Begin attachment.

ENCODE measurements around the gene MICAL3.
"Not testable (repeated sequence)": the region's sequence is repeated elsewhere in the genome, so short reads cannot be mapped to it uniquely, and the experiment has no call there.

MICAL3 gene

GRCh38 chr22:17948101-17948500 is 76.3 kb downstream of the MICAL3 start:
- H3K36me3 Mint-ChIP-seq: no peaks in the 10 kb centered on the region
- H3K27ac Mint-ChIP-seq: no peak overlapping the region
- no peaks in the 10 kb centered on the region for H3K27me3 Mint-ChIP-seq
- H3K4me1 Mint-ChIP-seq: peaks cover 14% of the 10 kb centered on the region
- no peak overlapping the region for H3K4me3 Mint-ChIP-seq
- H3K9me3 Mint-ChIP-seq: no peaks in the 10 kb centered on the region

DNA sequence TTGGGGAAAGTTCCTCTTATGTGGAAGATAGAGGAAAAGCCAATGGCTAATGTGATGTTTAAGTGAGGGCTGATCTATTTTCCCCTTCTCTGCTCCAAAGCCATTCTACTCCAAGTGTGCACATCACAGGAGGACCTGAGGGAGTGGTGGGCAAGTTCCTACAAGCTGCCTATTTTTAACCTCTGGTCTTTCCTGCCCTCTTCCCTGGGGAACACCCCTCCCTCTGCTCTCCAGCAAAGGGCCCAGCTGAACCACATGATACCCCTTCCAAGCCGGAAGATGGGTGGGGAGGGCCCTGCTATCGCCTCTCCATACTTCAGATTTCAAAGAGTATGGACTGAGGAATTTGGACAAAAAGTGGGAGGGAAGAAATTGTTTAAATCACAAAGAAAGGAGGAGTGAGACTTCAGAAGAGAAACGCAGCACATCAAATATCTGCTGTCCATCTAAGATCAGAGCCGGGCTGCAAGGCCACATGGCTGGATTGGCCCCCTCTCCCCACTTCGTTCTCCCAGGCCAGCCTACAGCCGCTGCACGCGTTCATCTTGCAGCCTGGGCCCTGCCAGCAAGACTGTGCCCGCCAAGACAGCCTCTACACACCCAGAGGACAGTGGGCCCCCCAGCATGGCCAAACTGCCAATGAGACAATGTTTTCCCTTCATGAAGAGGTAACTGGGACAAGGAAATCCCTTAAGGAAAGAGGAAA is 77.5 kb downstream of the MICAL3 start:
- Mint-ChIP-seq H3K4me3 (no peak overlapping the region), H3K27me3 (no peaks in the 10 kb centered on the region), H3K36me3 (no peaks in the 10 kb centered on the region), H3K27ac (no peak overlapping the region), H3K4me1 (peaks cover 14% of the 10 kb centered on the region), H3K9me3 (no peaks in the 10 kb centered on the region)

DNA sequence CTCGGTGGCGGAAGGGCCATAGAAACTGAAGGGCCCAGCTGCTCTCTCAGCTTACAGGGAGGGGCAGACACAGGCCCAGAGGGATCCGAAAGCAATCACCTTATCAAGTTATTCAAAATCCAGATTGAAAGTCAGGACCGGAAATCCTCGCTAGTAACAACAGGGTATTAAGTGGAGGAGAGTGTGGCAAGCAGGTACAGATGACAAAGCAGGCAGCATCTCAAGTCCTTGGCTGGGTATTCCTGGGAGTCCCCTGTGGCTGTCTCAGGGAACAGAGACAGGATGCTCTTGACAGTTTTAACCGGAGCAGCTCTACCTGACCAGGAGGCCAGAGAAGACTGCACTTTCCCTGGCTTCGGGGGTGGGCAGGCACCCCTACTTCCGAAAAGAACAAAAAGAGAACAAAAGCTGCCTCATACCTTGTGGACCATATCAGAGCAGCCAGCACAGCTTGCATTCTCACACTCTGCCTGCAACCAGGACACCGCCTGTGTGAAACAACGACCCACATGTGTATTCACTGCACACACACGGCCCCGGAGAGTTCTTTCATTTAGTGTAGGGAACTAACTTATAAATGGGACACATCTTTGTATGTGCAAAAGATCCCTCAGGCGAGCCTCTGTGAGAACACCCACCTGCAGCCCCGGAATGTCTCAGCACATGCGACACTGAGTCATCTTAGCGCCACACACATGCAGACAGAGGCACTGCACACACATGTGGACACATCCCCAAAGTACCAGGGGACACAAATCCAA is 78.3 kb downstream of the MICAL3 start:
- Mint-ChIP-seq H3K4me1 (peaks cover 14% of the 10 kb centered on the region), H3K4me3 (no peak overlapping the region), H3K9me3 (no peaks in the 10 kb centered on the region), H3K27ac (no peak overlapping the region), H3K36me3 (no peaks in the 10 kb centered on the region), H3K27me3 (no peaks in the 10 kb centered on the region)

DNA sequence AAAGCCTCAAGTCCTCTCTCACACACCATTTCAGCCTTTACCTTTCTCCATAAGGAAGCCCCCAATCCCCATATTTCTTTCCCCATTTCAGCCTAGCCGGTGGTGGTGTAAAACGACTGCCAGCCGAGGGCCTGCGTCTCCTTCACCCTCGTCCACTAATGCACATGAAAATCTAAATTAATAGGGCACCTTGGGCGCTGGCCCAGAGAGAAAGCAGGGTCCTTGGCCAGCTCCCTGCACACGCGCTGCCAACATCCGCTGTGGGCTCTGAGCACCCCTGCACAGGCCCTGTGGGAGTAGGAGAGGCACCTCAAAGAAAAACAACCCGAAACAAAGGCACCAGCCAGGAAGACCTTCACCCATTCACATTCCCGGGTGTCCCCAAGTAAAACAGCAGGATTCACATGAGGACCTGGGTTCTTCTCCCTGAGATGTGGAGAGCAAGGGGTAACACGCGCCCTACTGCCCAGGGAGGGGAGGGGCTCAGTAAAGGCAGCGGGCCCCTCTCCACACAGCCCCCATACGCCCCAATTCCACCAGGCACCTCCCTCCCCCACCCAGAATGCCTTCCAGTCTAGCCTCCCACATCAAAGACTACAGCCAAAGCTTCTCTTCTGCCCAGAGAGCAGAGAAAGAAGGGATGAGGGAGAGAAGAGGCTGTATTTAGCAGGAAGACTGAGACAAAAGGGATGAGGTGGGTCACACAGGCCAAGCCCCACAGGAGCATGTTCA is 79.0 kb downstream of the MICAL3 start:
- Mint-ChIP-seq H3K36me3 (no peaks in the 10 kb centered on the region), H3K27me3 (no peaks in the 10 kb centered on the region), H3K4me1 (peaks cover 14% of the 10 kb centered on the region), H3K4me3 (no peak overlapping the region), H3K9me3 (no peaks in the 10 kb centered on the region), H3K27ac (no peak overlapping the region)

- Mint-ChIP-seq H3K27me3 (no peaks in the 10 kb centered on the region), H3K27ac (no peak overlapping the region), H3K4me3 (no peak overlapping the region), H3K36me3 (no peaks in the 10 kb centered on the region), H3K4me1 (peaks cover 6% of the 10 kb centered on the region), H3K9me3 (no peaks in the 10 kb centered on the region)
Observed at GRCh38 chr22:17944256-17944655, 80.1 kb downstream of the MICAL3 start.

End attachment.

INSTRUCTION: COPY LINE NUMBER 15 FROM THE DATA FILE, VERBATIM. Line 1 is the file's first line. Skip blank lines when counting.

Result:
DNA sequence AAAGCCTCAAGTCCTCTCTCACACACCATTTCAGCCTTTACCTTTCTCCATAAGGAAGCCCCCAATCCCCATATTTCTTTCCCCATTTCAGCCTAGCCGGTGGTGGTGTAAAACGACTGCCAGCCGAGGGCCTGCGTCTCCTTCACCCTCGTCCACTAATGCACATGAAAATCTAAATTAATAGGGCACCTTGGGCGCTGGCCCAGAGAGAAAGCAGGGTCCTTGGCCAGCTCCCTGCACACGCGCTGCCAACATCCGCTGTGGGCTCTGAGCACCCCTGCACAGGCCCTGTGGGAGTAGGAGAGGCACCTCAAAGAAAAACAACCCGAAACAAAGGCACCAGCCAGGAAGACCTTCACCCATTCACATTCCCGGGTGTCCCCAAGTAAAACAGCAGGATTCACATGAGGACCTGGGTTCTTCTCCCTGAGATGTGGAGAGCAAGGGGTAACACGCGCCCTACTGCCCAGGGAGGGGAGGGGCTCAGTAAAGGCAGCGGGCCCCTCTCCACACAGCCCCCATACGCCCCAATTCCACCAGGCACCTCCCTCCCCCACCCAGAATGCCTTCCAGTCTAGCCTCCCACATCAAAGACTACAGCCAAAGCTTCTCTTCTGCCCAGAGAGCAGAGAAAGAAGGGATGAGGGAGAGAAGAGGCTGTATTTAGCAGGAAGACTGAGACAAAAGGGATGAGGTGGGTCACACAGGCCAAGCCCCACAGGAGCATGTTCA is 79.0 kb downstream of the MICAL3 start: